At the end of every marking period, my grade 2 team asks students to give themselves report card marks on a modified one-page sheet with descriptors similar to those on the report card that teachers are required to complete. The children score themselves on a scale of 1 – 5 in the same way that we teachers do on the report cards. As part of my doctoral work I am reading an article entitled, Rewriting narratives of self: reflections from an action research study by James Pauline, Educational Action Research, 7: 1, 85 – 103 in which the researcher recounts his back and forth use of quantitative and qualitative data, and how the qualitative data gave him more useful and interesting information than was available from the quantitative data. He especially remarks on the fact that the numbers and rankings gleaned from the quantitative data are beside the point to the information he gets from the conversations, written reflections, and comments of his research participants. While he initially surmised that the quantitative data would support and perhaps even reinforce the qualitative data he quickly discovered that, if anything was true, it was the opposite. In fact, my conclusion is that the quantitative data simply adds work but does not enlighten the process and conclusions of a research project.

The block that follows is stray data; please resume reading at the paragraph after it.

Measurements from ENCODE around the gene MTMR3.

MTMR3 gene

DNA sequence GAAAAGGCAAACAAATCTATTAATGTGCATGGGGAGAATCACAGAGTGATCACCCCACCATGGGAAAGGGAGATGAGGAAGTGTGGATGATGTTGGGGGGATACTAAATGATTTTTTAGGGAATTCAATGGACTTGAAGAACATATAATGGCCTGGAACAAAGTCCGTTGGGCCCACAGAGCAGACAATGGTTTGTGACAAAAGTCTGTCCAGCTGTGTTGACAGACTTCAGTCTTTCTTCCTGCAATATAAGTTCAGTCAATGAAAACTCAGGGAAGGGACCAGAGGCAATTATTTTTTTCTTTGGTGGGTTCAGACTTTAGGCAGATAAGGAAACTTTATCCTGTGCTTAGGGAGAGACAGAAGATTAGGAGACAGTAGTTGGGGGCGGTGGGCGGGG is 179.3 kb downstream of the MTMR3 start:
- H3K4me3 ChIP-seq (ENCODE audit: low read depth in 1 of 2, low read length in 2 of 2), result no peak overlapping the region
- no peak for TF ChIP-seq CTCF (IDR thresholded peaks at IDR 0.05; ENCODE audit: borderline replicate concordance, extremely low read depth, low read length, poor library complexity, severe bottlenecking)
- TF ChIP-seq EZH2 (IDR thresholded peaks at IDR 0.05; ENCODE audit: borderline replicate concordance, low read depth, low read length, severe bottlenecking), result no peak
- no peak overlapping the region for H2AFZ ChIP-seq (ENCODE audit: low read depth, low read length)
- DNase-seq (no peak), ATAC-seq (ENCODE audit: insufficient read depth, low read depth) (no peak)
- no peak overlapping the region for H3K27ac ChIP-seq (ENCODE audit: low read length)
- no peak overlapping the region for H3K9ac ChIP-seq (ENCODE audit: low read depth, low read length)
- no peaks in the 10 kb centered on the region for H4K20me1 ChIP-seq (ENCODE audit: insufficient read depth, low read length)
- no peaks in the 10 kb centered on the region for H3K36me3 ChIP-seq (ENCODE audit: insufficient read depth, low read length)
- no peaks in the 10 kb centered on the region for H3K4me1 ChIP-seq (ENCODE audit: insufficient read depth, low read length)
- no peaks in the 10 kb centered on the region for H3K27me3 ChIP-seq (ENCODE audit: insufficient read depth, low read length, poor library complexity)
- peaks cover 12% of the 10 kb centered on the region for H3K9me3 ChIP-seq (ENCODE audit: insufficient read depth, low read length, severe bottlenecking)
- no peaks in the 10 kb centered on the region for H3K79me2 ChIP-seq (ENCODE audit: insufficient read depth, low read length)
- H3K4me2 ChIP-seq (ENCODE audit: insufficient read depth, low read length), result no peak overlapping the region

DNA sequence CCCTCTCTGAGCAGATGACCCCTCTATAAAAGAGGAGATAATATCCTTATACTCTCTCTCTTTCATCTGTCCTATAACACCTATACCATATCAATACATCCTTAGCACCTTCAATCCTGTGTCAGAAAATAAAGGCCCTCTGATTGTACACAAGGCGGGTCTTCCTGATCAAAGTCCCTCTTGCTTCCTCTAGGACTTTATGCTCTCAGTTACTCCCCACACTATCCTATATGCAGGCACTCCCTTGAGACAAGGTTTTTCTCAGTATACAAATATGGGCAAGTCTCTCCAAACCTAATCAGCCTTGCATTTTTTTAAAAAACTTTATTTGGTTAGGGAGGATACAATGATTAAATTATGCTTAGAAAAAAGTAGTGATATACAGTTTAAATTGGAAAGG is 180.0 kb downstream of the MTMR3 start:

Therefore, I am rethinking my use of what we call the “self-report card”. Instead of using this scoring system I will give the children a few statements to comment on as part of the next report card reflection period. Currently, there are over 15 items on the self-report card. I will need to sift through these items and pick out the most cogent ones, possibly rewriting them to elicit deeper levels of reflection by my students. I am excited by this plan. I realize that I was merely going through the motions of what my team had put in place years before and I have followed unquestioningly. It’s time to break the mold.